After Project Valhalla's "Value Types/Objects", the language feature I am perhaps the most excited to see come to Java is Project Amber's "Data Classes" (AKA "Records"). I wrote the post "Updates on Records (Data Classes for Java)" about this time last year and use this post to provide an update on my understanding of where the "records" proposal is now.
A good starting point for the current state of the "records" design work is Brian Goetz's February 2019 version of "Data Classes and Sealed Types for Java." In addition to providing background on the usefulness of "plain data carriers" being implemented with less overhead than with traditional Java classes and summarizing design decisions related to achieving that goal, this post also introduces noted Java developer personas Algebraic Annie, Boilerplate Billy, JavaBean Jerry, POJO Patty, Tuple Tommy, and Values Victor.
Here are some key observations that Goetz makes in the "Data Classes and Sealed Types for Java" document.
- "Java asks all classes ... to pay equally for the cost of encapsulation -- but not all classes benefit equally from it."
- Because "the cost of establishing and defending these boundaries ... is constant across classes, but the benefit is not, the cost may sometimes be out of line with the benefit."
- "This is what Java developers mean by too much ceremony' -- not that the ceremony has no value, but that they're forced to invoke it even when it does not offer sufficient value."
- "The encapsulation model that Java provides -- where the representation is entirely decoupled from construction, state access, and equality -- is just more than many classes need."
- "... we prefer to start with a semantic goal: modeling data as data."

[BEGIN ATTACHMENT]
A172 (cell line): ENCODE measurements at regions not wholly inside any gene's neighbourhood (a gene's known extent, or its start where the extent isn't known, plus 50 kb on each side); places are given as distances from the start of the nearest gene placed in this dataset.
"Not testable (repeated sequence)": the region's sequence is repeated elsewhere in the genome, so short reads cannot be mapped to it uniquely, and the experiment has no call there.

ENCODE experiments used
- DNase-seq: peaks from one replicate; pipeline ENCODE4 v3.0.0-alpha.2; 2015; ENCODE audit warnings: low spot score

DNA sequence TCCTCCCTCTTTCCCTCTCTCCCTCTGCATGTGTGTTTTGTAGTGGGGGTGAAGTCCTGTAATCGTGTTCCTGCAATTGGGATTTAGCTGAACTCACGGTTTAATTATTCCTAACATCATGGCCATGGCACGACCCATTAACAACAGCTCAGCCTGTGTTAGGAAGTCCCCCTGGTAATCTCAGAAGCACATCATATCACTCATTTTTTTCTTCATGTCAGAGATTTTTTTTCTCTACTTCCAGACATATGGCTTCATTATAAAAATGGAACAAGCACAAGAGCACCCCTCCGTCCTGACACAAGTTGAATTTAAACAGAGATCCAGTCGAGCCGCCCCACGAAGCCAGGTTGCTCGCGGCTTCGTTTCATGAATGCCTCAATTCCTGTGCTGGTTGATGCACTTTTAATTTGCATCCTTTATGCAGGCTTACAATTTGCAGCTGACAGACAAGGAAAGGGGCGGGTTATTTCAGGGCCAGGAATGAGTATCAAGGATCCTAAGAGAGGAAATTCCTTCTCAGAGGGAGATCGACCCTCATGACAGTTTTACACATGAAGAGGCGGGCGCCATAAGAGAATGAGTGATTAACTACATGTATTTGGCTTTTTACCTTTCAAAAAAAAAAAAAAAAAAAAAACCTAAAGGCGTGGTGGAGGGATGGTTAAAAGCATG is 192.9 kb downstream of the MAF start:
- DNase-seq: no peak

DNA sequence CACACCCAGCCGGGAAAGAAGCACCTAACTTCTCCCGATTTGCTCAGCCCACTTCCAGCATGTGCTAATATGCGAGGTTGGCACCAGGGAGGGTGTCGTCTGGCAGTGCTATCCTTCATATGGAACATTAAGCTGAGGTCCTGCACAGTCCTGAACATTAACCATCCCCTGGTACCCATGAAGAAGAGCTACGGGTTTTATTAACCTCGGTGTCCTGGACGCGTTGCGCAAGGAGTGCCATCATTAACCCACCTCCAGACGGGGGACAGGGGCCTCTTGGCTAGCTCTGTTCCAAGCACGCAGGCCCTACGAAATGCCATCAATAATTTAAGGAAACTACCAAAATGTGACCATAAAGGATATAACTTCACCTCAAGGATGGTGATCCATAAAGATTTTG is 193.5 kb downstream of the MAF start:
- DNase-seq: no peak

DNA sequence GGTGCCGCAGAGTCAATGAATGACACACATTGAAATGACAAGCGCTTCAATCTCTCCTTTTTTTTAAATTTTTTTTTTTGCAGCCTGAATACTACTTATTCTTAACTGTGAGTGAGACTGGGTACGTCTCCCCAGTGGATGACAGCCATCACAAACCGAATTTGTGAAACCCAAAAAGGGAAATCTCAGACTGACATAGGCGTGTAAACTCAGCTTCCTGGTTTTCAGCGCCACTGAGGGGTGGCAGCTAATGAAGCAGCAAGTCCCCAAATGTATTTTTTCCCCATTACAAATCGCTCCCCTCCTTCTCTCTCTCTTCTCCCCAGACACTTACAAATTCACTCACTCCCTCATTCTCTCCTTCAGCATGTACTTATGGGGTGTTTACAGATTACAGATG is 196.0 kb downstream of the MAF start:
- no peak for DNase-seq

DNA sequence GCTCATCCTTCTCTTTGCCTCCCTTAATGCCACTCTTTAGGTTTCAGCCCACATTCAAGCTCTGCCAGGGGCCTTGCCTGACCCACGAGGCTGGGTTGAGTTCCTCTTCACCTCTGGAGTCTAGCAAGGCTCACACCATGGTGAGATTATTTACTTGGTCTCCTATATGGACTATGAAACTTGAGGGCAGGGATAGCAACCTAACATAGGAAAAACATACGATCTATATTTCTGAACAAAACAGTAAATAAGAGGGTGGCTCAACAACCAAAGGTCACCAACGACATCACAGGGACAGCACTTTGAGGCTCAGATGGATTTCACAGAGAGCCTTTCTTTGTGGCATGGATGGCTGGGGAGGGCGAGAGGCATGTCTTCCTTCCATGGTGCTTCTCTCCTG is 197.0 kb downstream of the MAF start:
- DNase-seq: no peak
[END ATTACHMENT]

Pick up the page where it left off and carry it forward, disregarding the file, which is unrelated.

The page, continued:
- "The API for a data class models the state, the whole state, and nothing but the state. One consequence of this is that data classes are transparent; they give up their data freely to all requestors."
- "We propose to surface data classes in the form of records; like an enum, a record is a restricted form of class. It declares its representation, and commits to an API that matches that representation. We pair this with another abstraction, sealed types, which can assert control over which other types may be its subclasses."
- "Records use the same tactic as enums for aligning the boilerplate-to-information ratio: offer a constrained version of a more general feature that enables standard members to be derived. ... For records, we make a similar trade; we give up the flexibility to decouple the classes API from its state description, in return for getting a highly streamlined declaration (and more)."
- Restrictions on currently proposed records include: "record fields cannot be mutable; no fields other than those in the state description are permitted; and records cannot extend other types or be extended."
- "... an approach that is focused exclusively on boilerplate reduction for arbitrary code is guaranteed to merely create a new kind of boilerplate."
- "...records are not intended to replace JavaBeans, or other mutable aggregates..."